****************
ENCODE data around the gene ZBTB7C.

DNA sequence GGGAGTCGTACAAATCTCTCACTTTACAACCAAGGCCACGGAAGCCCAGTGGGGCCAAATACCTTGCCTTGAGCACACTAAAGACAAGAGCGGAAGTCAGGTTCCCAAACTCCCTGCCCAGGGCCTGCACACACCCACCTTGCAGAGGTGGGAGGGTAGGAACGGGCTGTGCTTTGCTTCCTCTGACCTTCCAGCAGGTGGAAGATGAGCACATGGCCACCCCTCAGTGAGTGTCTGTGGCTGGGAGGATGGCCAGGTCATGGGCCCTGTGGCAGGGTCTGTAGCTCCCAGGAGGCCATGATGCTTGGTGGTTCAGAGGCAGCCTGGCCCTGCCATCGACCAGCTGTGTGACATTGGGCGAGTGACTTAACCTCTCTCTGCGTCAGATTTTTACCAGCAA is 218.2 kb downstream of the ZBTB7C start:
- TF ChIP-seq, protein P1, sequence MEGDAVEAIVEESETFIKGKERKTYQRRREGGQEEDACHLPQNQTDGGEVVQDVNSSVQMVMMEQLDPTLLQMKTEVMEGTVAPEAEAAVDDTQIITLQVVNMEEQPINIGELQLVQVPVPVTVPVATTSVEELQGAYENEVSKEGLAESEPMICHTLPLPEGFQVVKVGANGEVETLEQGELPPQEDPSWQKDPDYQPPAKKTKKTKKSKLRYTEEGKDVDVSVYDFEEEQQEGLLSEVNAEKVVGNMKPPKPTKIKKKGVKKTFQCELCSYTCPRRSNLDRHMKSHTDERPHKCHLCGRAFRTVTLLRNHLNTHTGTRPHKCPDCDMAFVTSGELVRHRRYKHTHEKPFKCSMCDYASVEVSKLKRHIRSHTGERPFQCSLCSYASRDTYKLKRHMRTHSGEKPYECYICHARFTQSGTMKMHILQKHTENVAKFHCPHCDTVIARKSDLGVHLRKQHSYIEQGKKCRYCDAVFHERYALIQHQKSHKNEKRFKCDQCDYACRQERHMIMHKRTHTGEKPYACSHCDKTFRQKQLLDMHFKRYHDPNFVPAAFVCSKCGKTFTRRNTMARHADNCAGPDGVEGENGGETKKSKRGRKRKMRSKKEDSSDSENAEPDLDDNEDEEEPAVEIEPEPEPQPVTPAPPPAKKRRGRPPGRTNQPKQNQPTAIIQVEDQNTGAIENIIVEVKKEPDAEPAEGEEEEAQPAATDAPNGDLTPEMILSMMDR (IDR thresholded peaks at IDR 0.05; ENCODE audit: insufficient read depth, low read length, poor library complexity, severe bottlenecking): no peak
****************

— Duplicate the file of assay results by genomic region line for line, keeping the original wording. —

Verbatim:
ENCODE data around the gene ZBTB7C.

DNA sequence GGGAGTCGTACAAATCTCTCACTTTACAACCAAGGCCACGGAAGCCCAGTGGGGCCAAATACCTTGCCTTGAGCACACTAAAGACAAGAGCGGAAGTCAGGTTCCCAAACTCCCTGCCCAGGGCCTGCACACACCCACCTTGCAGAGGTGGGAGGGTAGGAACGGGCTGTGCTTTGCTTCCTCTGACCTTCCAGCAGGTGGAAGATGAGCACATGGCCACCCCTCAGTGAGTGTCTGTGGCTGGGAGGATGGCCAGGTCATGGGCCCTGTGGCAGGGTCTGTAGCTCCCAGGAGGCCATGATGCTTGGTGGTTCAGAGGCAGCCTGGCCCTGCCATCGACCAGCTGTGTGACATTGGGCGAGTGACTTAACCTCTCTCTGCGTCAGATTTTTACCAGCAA is 218.2 kb downstream of the ZBTB7C start:
- TF ChIP-seq, protein P1, sequence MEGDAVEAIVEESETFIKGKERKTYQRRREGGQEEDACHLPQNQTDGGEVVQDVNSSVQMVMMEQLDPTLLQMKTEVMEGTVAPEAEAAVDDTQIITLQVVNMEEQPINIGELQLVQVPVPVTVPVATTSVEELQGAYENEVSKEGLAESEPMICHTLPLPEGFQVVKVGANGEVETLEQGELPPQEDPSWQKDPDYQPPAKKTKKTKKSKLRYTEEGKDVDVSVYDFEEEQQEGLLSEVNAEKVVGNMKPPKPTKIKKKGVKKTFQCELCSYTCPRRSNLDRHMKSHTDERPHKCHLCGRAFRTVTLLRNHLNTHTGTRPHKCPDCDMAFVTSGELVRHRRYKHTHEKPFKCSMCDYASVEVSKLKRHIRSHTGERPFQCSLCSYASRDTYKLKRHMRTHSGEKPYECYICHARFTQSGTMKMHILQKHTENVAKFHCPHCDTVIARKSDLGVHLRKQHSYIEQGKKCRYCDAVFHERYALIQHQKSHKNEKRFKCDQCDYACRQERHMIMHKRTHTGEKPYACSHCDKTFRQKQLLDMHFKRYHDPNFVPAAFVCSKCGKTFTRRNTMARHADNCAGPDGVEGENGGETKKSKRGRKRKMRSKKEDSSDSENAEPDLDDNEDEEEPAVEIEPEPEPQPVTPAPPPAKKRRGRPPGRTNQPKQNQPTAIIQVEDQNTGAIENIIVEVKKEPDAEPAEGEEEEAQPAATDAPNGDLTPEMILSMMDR (IDR thresholded peaks at IDR 0.05; ENCODE audit: insufficient read depth, low read length, poor library complexity, severe bottlenecking): no peak